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The empty gesture

On Sri Lanka,electoral considerations trumped diplomacy.

Written by T P Sreenivasan |
November 20, 2013 12:13:45 am

British diplomats joke that the inelegant acronym,CHOGM,stands for “Chaps on Holiday on Government Money”. Some also say that wealth is the only thing which is not common in the Commonwealth. In fact,after the days of colonialism and apartheid,the Commonwealth has been an organisation in search of an agenda. It duplicates the work of the United Nations in various ways,but since it has no unifying thread other than memories,the Commonwealth does not even endeavour to take a position of its own in the UN. It tried to identify certain issues in which the Commonwealth had a special talent,such as problems of small and island states. But these have not particularly benefited from the Commonwealth.

India,therefore,had nothing to lose from the prime minister skipping the Commonwealth Heads of Government Meet,and it was not for the first time that an Indian prime minister missed such an event. Charan Singh did not find it worthwhile to attend the Lusaka CHOGM either. Nobody,except the Indian delegation,shed tears for the absence of the Indian prime minister. Even the minister of external affairs could have spent his time more productively in neighbouring Maldives.

On the bilateral front,it is not even certain that President Rajapaksa has time for the prime minister of the biggest democracy in the world. Intoxicated by liberation from the threat of Prabhakaran and his LTTE,the president talks of one Sinhala nation with no minorities. In his vision of Sri Lanka,neither the Rajiv Gandhi-Jayawardene agreement nor the 13th Amendment has any place. To him,India is only a destination for Buddhist pilgrimage. In his eyes,India’s only role in Sri Lanka was to moderate the belligerence of the LTTE. With the LTTE gone,India has no teeth and Rajapaksa would rather deal directly with the Tamils than with their patrons in India.

The irony is that even though the Indian prime minister’s attending the CHOGM was not important and he may not have been welcome to pay a bilateral visit to Colombo at this juncture,the decision to cancel a multilateral engagement for a bilateral reason betrayed several weaknesses in foreign policy decisionmaking. First of all,the Centre underestimated the depth of feeling that the approaching elections have forced Tamil politicians to demonstrate. The link to the elections is evident because the same politicians were silent during the war,when Tamils faced brutalities in Sri Lanka. India’s opinion was very relevant to the choice of Colombo as the venue for the CHOGM. Having had to shift its position in Geneva several times,New Delhi should have anticipated another embarrassment and seen to it that the CHOGM was moved out of Colombo. With the Commonwealth’s focus on democracy and human rights,we could have gathered enough support to shift the venue.

The unseemly sight of Tamil Nadu holding the nation’s foreign policy hostage does India no credit internationally. Multilateral diplomacy has enough precedent of treating the venue of a conference as neutral ground,which should have been explained to the Tamils. When Fidel Castro or Yasser Arafat travelled to New York to attend the UN sessions,even the most vociferous of their followers did not object to it as reflective of fraternisation with the US. To accept the argument that,by boycotting the CHOGM,India is registering some kind of displeasure with the Sri Lankan government is to disregard the conventions of multilateral behaviour. In foreign policy,the Centre should be the final arbiter,even if the border states are consulted on certain matters that concern them.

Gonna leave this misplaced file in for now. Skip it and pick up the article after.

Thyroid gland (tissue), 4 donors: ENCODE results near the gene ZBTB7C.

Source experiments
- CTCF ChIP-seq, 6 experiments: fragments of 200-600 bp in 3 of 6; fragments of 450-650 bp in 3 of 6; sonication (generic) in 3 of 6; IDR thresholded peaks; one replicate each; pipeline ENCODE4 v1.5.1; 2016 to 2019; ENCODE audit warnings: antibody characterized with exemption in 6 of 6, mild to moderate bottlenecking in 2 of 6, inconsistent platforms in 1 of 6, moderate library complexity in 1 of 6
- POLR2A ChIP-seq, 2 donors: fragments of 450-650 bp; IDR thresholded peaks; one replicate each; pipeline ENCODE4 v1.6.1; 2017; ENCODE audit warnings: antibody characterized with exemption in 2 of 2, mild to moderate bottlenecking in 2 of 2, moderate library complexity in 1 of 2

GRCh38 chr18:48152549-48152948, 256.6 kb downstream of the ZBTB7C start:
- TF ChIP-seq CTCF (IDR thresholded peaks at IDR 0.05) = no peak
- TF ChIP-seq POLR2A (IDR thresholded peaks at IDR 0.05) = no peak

We have short memories,but the archives in Delhi must have the details of what Prime Minister Rajiv Gandhi accomplished at the Melbourne CHOGM,soon after the military coup against the Fiji Indians. For the Fijian chiefs who had masterminded the coup,their link with the Commonwealth was vital and it was that very link that Rajiv Gandhi severed. He met the heads of many of the delegations in Melbourne and stressed that Fiji should be expelled from the Commonwealth on account of its racist constitution,imposed by a military government. India’s success helped democracy return to Fiji within a very short time. In the case of Sri Lanka,we could have accomplished something similar.

International public opinion is already agitated over the war crimes of Sri Lanka and initiatives within the Commonwealth would have served the Tamil cause better. Before the meet,Commonwealth Secretary General Kamalesh Sharma had hinted that the international body would “assist” Sri Lanka in setting up a national inquiry on torture to investigate all charges,starting from 2009. This was a proposal with immense possibilities. The Indian prime minister could have strengthened the proposal and gained more for Tamils in Sri Lanka and India than the empty gesture of his absence has accomplished. Electoral exigencies should not blind us to the potential of diplomacy,which India has exploited fully in the past.

The writer,a former ambassador and governor for India of the IAEA,is executive vice-chairman,Kerala State Higher Education Council.

express@expressindia.com

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